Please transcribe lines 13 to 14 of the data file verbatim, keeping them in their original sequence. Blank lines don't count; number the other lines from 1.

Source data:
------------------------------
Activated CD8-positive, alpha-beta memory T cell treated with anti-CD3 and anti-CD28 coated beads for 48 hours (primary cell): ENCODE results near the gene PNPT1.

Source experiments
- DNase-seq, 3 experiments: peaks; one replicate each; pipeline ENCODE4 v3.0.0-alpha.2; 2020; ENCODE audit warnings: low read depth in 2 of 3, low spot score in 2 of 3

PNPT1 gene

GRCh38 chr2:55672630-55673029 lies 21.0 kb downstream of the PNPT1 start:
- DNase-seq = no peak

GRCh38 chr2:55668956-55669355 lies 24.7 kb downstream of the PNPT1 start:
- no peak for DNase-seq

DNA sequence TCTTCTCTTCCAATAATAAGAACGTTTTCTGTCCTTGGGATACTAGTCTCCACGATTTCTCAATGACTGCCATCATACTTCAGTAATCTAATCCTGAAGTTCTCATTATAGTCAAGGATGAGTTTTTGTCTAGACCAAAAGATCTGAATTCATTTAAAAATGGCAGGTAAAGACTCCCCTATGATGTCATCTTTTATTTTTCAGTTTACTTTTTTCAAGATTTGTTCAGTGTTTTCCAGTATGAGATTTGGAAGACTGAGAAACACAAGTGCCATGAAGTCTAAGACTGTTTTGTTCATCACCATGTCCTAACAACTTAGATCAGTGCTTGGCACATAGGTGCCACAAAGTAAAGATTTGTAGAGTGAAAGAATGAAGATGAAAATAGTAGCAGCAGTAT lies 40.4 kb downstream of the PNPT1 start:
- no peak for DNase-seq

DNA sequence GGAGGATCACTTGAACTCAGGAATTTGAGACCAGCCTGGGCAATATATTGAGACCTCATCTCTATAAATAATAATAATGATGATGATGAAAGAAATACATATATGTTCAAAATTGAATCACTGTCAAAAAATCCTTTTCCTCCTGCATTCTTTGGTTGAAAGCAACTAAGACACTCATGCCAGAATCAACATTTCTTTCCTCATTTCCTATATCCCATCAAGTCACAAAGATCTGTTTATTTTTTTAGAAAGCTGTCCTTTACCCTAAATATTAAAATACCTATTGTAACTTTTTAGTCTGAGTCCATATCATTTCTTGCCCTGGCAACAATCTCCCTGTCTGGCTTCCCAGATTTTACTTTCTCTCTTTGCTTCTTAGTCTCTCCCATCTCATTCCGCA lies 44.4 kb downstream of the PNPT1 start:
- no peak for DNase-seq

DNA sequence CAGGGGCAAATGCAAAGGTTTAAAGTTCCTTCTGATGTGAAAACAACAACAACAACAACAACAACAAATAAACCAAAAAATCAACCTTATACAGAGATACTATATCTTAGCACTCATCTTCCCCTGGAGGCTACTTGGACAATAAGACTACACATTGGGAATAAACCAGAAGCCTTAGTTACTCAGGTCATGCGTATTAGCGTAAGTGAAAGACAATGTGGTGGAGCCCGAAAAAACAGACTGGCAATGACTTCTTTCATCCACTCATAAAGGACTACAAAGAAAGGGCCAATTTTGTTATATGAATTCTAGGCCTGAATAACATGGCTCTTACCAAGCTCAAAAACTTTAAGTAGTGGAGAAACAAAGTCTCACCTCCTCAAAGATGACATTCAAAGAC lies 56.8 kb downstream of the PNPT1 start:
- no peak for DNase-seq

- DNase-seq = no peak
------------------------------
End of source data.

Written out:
DNA sequence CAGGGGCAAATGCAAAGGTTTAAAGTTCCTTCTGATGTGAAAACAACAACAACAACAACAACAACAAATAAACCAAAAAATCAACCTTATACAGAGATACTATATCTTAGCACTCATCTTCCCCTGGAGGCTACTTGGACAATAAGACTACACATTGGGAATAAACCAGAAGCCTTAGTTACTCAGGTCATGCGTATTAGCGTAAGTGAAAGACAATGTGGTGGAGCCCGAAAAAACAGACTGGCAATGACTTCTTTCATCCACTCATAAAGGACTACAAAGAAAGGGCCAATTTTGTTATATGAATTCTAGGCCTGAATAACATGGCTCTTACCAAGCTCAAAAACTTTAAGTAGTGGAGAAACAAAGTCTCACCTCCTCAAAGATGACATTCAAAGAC lies 56.8 kb downstream of the PNPT1 start:
- no peak for DNase-seq